This is one of my favorite juicing recipes. I really think turmeric root and carrot pair well together. It might be hard tracking down the turmeric root as it doesn’t seem to be readily available in most grocery stores. If you haven’t tried juicing it before I’d highly recommend giving it a try. There is a very unique smell that the turmeric gives off when juiced but I can’t really put it into words. Also be warned that it tends to stain anything and everything it comes into contact with including your fingers. I often go to work with yellowish fingertips. It does eventually wash off, though.
This a really tart recipe as I like very tart flavors. If you aren’t like me then I would recommend only using half a lemon or adding more of the other ingredients to cut the taste of the lemons. I don’t usually have exact amounts; I eyeball and taste until I get the flavor that I like. I’ve been using an Omega 8006 juicer. Awhile back I upgraded from a centrifugal to a masticating juicer and have been really happy. What equipment is everyone else using?
Turmeric Carrot Juice
- 6 carrots
- 5 celery stalks
- 1 lemon
- 1 apple
- 1/2 cucumber
- 2-3 pieces of turmeric root
- Juice all ingredients. Drink.
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This week I’m really excited to attend a fermentation demonstration and book signing at my local co-op. I’ll update more on the book and event in the following days, but I thought this would be a great opportunity to tie in this event with one of my favorite fermented recipes: kimchi.
Update: Unfortunately, I wasn’t able to attend the demo. The weather has been crazy here in the Pacific Northwest which typically translates to nightmare commuting. I’ve attached a link to the book. It’s called Fresh & Fermented; I’m excited to get my hands on a copy and tryout some of the recipes.
This is the first kimchi recipe that I made that I’ve really enjoyed. I generally stick with the traditional ingredients you find in kimchi such as napa cabbage but it really seems like you can use any type of cabbage – even good ole’ green cabbage which you can find in any grocery store will work – or pretty much any vegetable for that matter.
The recipe that I make can be easily doubled. The only problem I’ve encountered when making large batches is finding a big enough bowl to hold the cabbage, although, once you mix in the salt water solution it wilts down significantly. This recipe doesn’t take much physical work but it does take a few hours from start to finish. I’d recommend starting early so that you’re not up till the wee hours of the morning scooping fermented cabbage into jars. I end up in this situation all the time!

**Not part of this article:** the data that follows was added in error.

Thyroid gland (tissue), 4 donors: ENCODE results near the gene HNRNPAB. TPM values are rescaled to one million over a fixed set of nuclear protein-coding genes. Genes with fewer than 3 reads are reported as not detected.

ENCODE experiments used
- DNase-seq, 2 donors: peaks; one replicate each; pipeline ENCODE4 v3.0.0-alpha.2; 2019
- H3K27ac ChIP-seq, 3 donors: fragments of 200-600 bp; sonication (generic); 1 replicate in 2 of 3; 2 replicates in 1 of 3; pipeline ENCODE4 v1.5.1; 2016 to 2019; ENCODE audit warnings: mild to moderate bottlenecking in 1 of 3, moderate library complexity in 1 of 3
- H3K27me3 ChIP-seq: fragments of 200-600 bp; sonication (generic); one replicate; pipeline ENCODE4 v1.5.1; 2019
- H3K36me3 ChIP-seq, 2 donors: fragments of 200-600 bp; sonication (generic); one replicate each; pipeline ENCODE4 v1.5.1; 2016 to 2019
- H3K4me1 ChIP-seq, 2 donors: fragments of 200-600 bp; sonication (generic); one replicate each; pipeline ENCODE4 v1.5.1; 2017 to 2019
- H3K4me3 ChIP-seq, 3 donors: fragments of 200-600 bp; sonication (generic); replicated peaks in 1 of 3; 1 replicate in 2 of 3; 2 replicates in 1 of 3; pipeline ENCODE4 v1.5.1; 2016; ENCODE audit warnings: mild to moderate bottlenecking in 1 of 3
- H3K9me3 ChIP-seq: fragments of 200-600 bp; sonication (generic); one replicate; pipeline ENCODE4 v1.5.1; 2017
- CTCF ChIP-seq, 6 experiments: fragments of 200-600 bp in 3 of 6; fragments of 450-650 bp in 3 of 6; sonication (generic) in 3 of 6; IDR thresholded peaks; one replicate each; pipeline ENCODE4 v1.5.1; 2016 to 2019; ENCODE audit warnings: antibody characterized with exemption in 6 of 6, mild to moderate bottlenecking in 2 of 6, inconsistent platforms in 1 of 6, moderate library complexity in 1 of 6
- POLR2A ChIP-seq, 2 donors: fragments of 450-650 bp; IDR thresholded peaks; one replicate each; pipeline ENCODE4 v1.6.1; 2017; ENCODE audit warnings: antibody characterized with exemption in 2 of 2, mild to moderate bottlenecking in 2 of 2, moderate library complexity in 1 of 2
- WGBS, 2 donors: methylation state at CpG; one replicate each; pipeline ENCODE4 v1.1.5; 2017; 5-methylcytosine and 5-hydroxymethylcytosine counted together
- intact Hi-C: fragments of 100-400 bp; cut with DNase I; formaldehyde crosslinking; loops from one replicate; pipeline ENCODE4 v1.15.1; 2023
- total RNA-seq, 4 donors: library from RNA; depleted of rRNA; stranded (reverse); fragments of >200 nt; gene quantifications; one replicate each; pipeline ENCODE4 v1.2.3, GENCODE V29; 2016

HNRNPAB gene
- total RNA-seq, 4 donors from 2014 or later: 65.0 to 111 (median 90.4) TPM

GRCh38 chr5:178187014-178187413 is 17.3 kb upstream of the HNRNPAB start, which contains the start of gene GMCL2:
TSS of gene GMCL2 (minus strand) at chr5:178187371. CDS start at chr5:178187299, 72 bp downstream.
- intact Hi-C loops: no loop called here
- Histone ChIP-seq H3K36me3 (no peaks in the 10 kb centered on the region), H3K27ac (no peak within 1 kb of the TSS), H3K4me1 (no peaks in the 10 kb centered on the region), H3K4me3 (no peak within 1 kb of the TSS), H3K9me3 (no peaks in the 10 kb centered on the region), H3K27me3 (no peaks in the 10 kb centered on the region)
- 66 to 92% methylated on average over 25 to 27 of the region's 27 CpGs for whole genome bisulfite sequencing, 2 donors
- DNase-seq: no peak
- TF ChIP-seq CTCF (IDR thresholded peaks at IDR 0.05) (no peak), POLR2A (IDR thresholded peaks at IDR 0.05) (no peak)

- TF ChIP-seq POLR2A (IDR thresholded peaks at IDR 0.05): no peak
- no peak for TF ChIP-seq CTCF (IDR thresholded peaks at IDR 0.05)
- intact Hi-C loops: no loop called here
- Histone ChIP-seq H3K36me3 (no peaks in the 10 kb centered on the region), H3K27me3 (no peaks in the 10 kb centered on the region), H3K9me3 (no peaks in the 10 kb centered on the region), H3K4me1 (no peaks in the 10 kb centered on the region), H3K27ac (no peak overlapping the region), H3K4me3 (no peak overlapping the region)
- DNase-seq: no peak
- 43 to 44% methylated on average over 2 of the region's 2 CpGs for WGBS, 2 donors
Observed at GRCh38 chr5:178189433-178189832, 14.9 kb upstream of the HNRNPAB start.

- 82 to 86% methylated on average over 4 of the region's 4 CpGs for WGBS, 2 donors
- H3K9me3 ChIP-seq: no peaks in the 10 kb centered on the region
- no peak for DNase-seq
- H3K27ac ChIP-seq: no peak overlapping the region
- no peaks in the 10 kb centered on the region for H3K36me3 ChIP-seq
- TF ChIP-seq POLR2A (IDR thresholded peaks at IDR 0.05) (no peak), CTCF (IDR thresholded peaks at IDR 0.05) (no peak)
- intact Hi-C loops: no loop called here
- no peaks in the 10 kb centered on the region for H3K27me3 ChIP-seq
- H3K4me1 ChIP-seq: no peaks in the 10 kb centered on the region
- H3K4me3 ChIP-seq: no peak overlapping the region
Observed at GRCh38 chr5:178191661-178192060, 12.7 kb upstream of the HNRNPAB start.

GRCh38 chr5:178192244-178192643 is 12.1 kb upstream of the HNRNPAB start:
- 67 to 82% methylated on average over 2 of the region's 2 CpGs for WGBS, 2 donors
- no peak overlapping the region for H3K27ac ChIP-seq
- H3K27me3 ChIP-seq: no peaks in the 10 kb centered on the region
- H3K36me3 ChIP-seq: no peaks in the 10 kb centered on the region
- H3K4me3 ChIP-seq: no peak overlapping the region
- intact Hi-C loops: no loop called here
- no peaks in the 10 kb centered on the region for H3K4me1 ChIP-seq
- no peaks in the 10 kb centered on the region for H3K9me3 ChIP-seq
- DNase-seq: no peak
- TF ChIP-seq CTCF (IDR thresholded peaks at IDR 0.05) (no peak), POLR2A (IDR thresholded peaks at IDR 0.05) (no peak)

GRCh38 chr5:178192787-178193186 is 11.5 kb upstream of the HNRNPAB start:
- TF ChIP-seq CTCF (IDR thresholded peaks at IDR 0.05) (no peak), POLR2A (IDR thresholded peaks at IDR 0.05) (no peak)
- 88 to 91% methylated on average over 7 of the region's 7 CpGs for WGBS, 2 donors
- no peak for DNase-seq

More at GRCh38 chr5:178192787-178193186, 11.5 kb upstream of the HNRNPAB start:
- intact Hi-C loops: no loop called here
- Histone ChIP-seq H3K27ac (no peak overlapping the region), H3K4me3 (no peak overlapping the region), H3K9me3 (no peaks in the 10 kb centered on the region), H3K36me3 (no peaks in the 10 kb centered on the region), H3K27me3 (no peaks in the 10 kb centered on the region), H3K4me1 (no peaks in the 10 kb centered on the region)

I usually start by cutting the head of cabbage into quarters and then remove the core. Cut the whole head into bite sized pieces. It doesn’t have to be exact.
Mix up your brine and pour it over the pieces. I use my hands to get the liquid evenly distributed. Cover it and let sit for about 4 hours.
Drain and rinse the cabbage to remove any excess salt. Add and evenly distribute the ko choo kah rhoo paste and green onions.
Blend together water, apple, onion garlic, and ginger until liquified and add to cabbage. Spoon into clean jars leaving enough room at the top for the kimchi to expand. Leave jars out for about 24 hours and then transfer into the refrigerator. The kimchi is a fermented food and will keep for a long time but the taste will become stronger as well. Enjoy!
- 1 head of nappa cabbage, chopped into bite sized pieces
- 1/4 cup sea salt dissolved in a small bowl with water
- 1/4 cup ko choo kah rhoo (Korean chili powder)
- 1 tbsp. garlic, chopped
- 1 tbsp. ginger, chopped
- 3-4 green onions, chopped
- 2 tbsp. salt
- 1/2 yellow onion, roughly chopped
- 1 apple, peeled and cored
- 8-10 pint sized mason jars
- 1. Place chopped cabbage in a large bowl and pour salt water solution over the top. Mix well and allow to sit for about 4 hours. The salt will pull water from the cabbage causing it to wilt and shrink down.
- 2. Move the cabbage into a colander and rinse thoroughly to remove any excess salt. Once it's drained move it back into the large bowl.
- 3. Add enough warm water into the ko choo kah rhoo to form a paste. Add this to the cabbage and mix together. Gloves might be advisable if you're using your hands. Mix in green onions.
- 4. In a blender add 1 cup water, onion, apple, garlic, and ginger. Blend until ingredients are liquified.
- 5. Pour contents of blender over cabbage a mix until all ingredients are evenly incorporated.
- 6. Transfer cabbage into jars leaving an inch or 2 at the top as the cabbage will expand as it ferments. I also tamp the cabbage down as I'm spooning it into the jars. Distribute any leftover liquid equally among the jars and cap tightly.
- 7. Leave the kimchi on the counter to ferment for about 24 hours then move into the refrigerator. I live in a colder climate and will often leave mine out for 48 hours or longer.
- The taste of the kimchi will get stronger the longer it's left to ferment. I typically know it's ready to eat when the lid hisses or pops after being opening. The taste has a fizzy, champagne-like flavor, in my opinion.
Adapted from Healthy Green Kitchen
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